Google’s parent company, Alphabet Inc. launched on Thursday its AI chatbot, Bard, in Europe and Brazil, following regulatory scrutiny by the European Union (EU) for data protection.
The launch drove a 4% increase for the giant’s stocks, making their biggest one-day percentage since February 2023.
The launch, which was significantly delayed for months in Europe due to data protection regulatory frameworks, gave the search engine company the needed time and space to address any concerns the EU had and reassure its watchdogs of its collaboration to guarantee the highest protection of transparency, choice, and control over user data.
Alphabet’s Bard is to set to rival Microsoft’s ChatGPT by providing more human-like generated responses to users’ inquiries.
The positive response from the launch drove investors to believe that the European regulatory movement on users’ data is now at ease, driving the company’s stock to reach its highest point since mid-June of the current year. Since February, investor enthusiasm for generative AI has significantly bolstered Alphabet’s shares, leading to a notable increase of approximately 41% in value year-to-date. In parallel, Microsoft shares have also experienced substantial growth, surging by 42% during 2023.
“There were some concerns about data, about privacy. Clearly, they’ve been able to reassure European regulators about those issues, which just paves the way for further advantage really,” stated the head of financial analysis and investment firm AJ Bell, Danni Hewson, to CNN.
Earlier this week, Google was hit with a class-action lawsuit in the US over allegation of potentially missusing millions of Americans’ data to train its AI models and systems. The federal court filing, brought by Clarkson Law Firm, argues that the Big Tech giant’s unlawful harvesting of data from website on its search engine violates privacy and property rights.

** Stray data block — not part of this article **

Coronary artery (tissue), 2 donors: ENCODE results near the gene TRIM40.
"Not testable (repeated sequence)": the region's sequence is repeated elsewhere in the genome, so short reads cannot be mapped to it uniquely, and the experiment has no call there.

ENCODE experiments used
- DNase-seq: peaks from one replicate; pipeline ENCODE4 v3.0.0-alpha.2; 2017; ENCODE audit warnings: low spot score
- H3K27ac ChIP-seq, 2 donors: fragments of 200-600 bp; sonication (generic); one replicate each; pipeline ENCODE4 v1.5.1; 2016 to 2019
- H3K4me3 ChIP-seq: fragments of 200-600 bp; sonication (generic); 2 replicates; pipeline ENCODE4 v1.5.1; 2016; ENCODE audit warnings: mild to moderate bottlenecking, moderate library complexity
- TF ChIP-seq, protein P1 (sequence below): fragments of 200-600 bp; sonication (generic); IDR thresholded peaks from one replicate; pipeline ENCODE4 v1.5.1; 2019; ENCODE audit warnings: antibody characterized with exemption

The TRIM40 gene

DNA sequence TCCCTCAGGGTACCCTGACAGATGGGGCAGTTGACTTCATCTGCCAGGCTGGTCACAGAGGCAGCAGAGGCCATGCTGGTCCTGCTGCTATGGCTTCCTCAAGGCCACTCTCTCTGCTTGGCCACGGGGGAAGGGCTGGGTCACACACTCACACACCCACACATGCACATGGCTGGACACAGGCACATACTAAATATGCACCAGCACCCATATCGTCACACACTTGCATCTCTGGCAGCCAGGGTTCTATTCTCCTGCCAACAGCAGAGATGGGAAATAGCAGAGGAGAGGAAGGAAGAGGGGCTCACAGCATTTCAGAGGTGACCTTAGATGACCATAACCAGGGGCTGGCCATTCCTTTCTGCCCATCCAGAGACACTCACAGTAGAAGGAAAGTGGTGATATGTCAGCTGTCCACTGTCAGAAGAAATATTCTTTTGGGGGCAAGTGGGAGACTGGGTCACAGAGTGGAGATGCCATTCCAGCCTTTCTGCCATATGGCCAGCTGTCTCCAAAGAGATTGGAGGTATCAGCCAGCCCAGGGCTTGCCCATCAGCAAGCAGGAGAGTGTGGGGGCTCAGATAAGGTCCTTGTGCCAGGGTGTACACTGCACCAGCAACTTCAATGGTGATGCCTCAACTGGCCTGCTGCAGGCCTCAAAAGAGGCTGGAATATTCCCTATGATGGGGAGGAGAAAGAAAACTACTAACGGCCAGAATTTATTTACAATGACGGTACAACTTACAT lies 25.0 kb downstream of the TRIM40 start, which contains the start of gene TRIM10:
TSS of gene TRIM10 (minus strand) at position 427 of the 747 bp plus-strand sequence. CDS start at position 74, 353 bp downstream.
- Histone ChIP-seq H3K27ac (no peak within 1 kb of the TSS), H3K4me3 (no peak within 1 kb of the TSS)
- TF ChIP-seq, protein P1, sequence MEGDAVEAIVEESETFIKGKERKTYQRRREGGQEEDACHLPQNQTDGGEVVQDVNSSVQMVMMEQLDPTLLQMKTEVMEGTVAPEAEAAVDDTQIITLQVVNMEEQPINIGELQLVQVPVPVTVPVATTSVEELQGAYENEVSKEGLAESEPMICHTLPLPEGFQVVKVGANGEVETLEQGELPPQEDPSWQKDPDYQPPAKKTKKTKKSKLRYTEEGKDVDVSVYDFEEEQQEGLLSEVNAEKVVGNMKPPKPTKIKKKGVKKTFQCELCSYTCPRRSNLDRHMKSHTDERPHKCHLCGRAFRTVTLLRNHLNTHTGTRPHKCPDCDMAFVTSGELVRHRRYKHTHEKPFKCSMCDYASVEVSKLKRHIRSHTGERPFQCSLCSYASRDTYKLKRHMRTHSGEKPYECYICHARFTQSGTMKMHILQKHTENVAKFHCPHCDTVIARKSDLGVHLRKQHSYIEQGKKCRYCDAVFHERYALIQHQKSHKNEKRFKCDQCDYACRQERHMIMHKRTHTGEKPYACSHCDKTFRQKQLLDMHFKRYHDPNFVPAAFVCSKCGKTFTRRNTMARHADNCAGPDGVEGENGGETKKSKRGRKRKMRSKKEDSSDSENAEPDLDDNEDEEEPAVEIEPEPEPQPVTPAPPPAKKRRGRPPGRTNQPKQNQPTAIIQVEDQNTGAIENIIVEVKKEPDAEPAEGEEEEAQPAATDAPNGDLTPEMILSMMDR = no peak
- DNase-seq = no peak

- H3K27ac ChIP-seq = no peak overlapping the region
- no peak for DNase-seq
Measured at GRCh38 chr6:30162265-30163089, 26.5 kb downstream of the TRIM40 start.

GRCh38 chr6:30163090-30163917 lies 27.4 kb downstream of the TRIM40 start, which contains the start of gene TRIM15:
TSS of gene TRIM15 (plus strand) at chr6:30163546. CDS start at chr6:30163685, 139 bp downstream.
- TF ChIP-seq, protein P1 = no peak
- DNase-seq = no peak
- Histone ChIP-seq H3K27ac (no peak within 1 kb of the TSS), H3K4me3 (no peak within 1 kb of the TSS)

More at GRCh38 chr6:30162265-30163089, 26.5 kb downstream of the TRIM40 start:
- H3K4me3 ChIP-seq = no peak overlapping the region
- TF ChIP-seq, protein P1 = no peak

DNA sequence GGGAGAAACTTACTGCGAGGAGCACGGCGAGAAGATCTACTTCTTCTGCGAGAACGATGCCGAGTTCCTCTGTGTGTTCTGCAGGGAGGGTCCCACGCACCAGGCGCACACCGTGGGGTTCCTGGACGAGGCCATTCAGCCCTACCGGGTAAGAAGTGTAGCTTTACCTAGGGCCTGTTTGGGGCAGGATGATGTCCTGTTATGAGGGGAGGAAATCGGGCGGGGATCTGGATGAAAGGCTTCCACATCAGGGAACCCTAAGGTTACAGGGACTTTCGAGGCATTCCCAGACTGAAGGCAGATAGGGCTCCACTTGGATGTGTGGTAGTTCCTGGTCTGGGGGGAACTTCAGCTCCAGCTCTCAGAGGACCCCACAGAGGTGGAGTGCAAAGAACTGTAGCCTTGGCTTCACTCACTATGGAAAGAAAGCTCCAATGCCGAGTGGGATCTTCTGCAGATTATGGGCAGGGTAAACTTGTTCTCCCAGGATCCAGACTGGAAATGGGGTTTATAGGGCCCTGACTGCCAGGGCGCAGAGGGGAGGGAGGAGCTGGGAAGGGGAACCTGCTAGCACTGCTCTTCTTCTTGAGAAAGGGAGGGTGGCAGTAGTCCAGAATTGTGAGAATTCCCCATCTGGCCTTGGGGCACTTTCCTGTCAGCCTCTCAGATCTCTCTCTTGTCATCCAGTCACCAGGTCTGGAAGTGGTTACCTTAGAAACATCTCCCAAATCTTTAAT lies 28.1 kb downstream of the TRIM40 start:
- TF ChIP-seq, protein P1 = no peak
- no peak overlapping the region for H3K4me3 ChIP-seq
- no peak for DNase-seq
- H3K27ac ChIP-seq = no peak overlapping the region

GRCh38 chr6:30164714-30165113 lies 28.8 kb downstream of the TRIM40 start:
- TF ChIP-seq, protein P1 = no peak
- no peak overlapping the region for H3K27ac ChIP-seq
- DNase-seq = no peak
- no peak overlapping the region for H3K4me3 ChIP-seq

It is worth noting that the federal lawsuit came a week after Google announced updates to its terms and services.
“Google needs to understand that ‘publicly available’ has never meant free to use for any purpose,” Tim Giordano, one of the attorneys at Clarkson bringing the suit against Google, told CNN in an interview.
“Our personal information and our data are our property, and it’s valuable, and nobody has the right to just take it and use it for any purpose,” he added.
At the end of the day, and while AI chatbots are taking the internet by a storm, the hype and the wide-spread attraction towards AI-based chatbots is slowly diminishing. This became evident with the first ever decline in traffic on OpenAI’s ChatGPT website. True, the use of AI is rapidly growing, but the future of AI remains a topic to be addressed, and a debatable one for that matter. The need for regulation, and eventually its implementation, will put all data privacy and protection concerns at ease and only then we will be able to determine the future of AI.
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